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- The US Office of Special Counsel determined that the White House counselor Kellyanne Conway violated federal ethics laws twice when she advocated and opposed Senate candidates.
- Ethics experts say those findings, along with a previous ethics violation, warrant Conway’s firing.
- The White House, however, has denied that Conway engaged in political advocacy.
The US Office of Special Counsel has determined that the White House counselor Kellyanne Conway violated federal ethics laws twice when she advocated and opposed Senate candidates during television interviews last year – violations that ethics experts say warrant Conway’s firing.
Special Counsel Henry Kerner, who was appointed by President Donald Trump, argued that Conway repeatedly violated the 1939 Hatch Act, which bars government employees from using their position to advance or promote political parties or candidates, even after receiving “significant training” on the law.
Kerner wrote in a letter to Trump that Conway made “intentional partisan jabs” at Doug Jones, the Democratic US senator, that were intended to “persuade voters not to support him in the Alabama special election.”
In a “Fox & Friends” interview on November 20, during which she was introduced as “counselor to the president,” Conway decried Jones, whom she called a “doctrinaire liberal.”
“Doug Jones in Alabama?” Conway said. “Folks, don’t be fooled. He’ll be a vote against tax cuts. He’s weak on crime, weak on borders. He’s strong on raising your taxes. He’s terrible for property owners.”
“So, vote Roy Moore?” the “Fox & Friends” host Brian Kilmeade asked, referring to Jones’ Republican opponent who was – and still is – facing multiple allegations of sexual misconduct.
“I’m telling you that we want the votes in the Senate to get this tax bill through,” Conway responded, adding: “I just want everybody to know Doug Jones, nobody ever says his name and they pretend that he’s some kind of conservative Democrat in Alabama and he’s not.”
Conway made similar comments in the second interview, on CNN on December 6, even after receiving public criticism for her statements on Fox News.
Kerner said Conway, who has remained silent on the charges, had been informed of the Hatch Act’s prohibitions before she “chose during both interviews to repeatedly identify reasons why voters should support one candidate over another in the Alabama special election.”
It’s up to Trump whether Conway will face any discipline
The special counsel turned its investigative report on Conway’s violations over to the president, who will decide whether and what kind of disciplinary action should be taken.
But in a statement, the White House defended Conway’s comments.
“Kellyanne Conway did not advocate for or against the election of any particular candidate,” the White House spokesman Hogan Gidley said in a statement. “She simply expressed the president’s obvious position that he have people in the House and Senate who support his agenda.”
Richard Painter, who served as the White House’s chief ethics lawyer under President George W. Bush, said it was unprecedented – at least in the past few decades – for a White House to deny the findings of the independent ethics office.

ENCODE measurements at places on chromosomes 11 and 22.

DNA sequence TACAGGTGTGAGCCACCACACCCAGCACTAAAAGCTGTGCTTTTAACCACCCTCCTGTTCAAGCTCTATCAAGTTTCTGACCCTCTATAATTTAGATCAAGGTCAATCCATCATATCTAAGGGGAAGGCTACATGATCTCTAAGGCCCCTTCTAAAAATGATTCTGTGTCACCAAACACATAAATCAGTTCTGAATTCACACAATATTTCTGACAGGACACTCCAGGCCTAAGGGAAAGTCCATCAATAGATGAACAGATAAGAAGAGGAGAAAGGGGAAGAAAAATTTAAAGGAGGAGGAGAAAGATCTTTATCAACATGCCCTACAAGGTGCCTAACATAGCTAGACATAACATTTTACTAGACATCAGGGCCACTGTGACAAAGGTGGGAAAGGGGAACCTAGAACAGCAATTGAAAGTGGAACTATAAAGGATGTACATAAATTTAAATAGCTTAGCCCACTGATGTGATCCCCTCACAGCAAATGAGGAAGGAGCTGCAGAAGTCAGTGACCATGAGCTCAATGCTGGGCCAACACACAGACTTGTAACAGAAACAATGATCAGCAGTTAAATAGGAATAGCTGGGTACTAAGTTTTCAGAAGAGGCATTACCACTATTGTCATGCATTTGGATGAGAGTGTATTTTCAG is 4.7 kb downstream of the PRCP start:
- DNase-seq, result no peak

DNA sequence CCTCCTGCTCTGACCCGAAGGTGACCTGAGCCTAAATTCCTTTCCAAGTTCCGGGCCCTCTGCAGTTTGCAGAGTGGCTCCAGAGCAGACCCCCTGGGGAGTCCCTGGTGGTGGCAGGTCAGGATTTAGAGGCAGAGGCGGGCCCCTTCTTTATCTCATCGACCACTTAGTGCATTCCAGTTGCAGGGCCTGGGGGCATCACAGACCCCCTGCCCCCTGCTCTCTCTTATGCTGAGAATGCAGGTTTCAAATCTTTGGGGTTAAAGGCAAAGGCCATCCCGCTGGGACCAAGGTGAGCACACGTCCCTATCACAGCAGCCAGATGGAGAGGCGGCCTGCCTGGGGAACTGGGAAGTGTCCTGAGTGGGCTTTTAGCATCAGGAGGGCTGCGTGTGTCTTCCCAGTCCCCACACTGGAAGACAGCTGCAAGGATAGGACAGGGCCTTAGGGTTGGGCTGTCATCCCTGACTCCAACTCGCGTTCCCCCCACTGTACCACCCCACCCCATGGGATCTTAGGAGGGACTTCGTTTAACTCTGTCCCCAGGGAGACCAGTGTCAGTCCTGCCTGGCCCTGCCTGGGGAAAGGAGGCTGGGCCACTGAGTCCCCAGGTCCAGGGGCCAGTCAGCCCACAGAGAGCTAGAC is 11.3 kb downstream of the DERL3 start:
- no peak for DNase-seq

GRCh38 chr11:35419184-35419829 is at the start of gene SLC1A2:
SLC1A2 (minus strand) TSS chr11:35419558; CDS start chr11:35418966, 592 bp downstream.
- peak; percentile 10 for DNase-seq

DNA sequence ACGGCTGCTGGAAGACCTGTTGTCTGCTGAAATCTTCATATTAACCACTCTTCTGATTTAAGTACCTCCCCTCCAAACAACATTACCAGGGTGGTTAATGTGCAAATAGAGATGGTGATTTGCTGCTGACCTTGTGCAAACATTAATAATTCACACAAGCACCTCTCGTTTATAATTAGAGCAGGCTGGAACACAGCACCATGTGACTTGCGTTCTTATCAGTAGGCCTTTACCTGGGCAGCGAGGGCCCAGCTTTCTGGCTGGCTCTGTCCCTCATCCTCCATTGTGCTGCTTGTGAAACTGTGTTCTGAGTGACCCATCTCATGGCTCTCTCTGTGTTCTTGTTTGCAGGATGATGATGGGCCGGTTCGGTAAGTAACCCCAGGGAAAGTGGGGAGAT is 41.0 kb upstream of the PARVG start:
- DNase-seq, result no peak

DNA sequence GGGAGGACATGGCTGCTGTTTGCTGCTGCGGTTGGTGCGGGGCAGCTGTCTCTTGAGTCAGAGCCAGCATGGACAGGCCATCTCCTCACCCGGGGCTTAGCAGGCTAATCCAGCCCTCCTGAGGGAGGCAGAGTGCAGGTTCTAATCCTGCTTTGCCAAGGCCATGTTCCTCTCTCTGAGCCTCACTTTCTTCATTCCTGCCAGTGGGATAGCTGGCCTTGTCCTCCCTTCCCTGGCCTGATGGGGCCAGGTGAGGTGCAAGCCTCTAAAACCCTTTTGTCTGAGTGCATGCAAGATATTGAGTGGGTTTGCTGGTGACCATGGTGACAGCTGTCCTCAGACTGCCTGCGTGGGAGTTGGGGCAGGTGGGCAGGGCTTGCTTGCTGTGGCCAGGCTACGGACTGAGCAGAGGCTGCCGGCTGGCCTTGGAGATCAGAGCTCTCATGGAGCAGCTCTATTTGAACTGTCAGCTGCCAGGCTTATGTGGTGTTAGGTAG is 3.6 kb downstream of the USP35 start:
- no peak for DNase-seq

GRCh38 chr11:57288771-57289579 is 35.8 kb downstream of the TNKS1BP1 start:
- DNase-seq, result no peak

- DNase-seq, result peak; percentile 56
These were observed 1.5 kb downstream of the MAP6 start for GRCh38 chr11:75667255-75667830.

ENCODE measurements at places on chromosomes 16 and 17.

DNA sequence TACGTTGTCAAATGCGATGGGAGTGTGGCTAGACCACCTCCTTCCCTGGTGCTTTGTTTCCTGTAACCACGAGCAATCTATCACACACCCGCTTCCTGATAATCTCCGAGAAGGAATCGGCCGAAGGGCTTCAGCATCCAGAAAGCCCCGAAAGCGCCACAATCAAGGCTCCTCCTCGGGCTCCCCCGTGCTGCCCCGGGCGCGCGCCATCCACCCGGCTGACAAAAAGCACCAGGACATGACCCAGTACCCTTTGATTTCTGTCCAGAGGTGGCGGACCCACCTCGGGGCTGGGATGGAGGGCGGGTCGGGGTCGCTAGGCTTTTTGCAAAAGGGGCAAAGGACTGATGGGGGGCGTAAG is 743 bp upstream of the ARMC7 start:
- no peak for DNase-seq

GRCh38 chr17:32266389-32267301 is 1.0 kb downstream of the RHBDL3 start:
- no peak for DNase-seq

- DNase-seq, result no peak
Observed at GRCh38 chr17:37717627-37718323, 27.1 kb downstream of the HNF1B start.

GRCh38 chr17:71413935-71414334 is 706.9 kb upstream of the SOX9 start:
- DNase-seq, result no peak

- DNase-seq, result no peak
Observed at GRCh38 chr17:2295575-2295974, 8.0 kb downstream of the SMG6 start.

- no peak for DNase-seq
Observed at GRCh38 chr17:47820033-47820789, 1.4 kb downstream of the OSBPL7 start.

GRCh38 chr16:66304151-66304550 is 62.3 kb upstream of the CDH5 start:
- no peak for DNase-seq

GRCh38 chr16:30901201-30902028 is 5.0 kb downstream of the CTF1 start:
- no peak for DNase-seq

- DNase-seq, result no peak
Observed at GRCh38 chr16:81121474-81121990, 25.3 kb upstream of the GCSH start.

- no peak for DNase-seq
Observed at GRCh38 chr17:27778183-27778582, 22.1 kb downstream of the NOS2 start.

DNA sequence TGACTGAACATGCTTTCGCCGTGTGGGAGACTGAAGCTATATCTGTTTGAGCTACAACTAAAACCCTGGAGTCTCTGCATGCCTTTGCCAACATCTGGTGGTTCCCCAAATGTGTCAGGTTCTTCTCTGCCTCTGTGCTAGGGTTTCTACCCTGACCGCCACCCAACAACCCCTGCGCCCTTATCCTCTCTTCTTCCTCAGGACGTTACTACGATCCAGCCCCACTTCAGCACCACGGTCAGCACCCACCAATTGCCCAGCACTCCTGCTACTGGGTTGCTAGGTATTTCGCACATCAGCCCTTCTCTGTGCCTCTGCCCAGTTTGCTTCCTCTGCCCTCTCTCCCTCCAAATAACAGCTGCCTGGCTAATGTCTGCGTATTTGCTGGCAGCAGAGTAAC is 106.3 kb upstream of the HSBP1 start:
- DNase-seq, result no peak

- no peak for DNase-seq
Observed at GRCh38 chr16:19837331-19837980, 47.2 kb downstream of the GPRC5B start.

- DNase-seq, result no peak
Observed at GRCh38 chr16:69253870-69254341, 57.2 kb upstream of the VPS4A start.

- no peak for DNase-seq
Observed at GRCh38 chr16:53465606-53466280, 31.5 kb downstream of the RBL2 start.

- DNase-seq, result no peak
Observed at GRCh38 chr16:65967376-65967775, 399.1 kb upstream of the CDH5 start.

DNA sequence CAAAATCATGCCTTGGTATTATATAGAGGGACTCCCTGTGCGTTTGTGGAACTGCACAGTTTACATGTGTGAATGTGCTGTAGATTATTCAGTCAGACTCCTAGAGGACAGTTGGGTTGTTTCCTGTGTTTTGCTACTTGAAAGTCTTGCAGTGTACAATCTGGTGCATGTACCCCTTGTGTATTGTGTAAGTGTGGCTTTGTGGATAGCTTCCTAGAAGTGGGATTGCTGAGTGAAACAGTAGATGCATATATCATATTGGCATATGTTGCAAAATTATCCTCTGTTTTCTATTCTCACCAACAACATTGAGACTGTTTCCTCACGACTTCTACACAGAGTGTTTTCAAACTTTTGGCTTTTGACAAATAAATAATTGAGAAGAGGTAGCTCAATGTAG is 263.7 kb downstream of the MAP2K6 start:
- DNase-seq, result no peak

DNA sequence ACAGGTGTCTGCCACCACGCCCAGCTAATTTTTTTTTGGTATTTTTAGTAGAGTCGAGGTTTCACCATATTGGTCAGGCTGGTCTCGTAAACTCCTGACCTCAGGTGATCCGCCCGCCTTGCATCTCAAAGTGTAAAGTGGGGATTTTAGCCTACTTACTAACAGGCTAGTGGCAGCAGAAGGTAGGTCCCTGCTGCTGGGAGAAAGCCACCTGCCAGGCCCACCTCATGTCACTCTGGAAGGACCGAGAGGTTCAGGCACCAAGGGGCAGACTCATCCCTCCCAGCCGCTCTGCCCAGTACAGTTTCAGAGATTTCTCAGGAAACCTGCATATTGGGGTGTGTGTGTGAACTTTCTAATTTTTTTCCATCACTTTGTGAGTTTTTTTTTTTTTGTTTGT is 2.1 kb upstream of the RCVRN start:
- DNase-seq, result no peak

“It’s very disturbing that the White House chief of staff is going to let White House lawyers say the Hatch Act means something entirely different than what the agency charged with enforcing the Hatch Act says it means,” Painter told Business Insider. “That’s just flat-out wrong.”
Walter Shaub, a former head of the Office of Government Ethics who served under both Trump and President Barack Obama, argued that the violations were indisputable.
“Only in a world of alternative facts could Conway’s televised words amount to anything other than advocacy against Jones,” he wrote in a November Washington Post op-ed article. “The case against Conway is airtight.”
The Campaign Legal Center, which Shaub now leads, filed a complaint against Conway.
This is not the first time Conway has violated federal ethics laws. In February 2017, she encouraged Fox News viewers to “go buy Ivanka’s stuff,” saying she was “going to give a free commercial here.”
The Office of Government Ethics recommended the White House investigate and potentially bring disciplinary action against Conway for touting Trump’s daughter’s business, but Conway never received any disciplinary action.
“This is the third strike,” Painter said, calling them “slam-dunk violations.”
“She’s trained as a lawyer and she obviously can’t follow the rules,” he said. “And if she can’t follow the rules, she doesn’t belong in the White House.”
Trump crossing an ethical red line?
Norm Eisen, who served as the top ethics official for Obama, tweeted on Tuesday that the president’s dismissal of Conway’s latest violations would constitute crossing an ethical red line.
“Make no mistake about it, if Trump does not fire Kellyanne Conway after THREE Hatch Act violations another redline will be crossed,” Eisen said. “He will be saying breaking the law does not matter–I will pardon away any sins.”
Kathleen Clark, an ethics law professor at Washington University in St. Louis, said Conway’s silence on the issue was troubling.
“It makes one question whether she even understands her responsibilities as a public official,” Clark told Business Insider.
Conway is not the first administration official to be found in violation of the Hatch Act. In early June, the Office of Special Counsel issued a warning to the White House social-media director Dan Scavino for having in April advocated on Twitter the electoral defeat of Republican Rep. Justin Amash of Michigan.
Kellyanne Conway defendsTrump’s endorsement of Roy Moore: “The President hastremendous moral standards… He doesn’t want a liberaldemocrat representing Alabama in the US Senate” https://t.co/Zejo99jpca
— New Day (@NewDay) December 6, 2017
Allan Smith contributed to this report.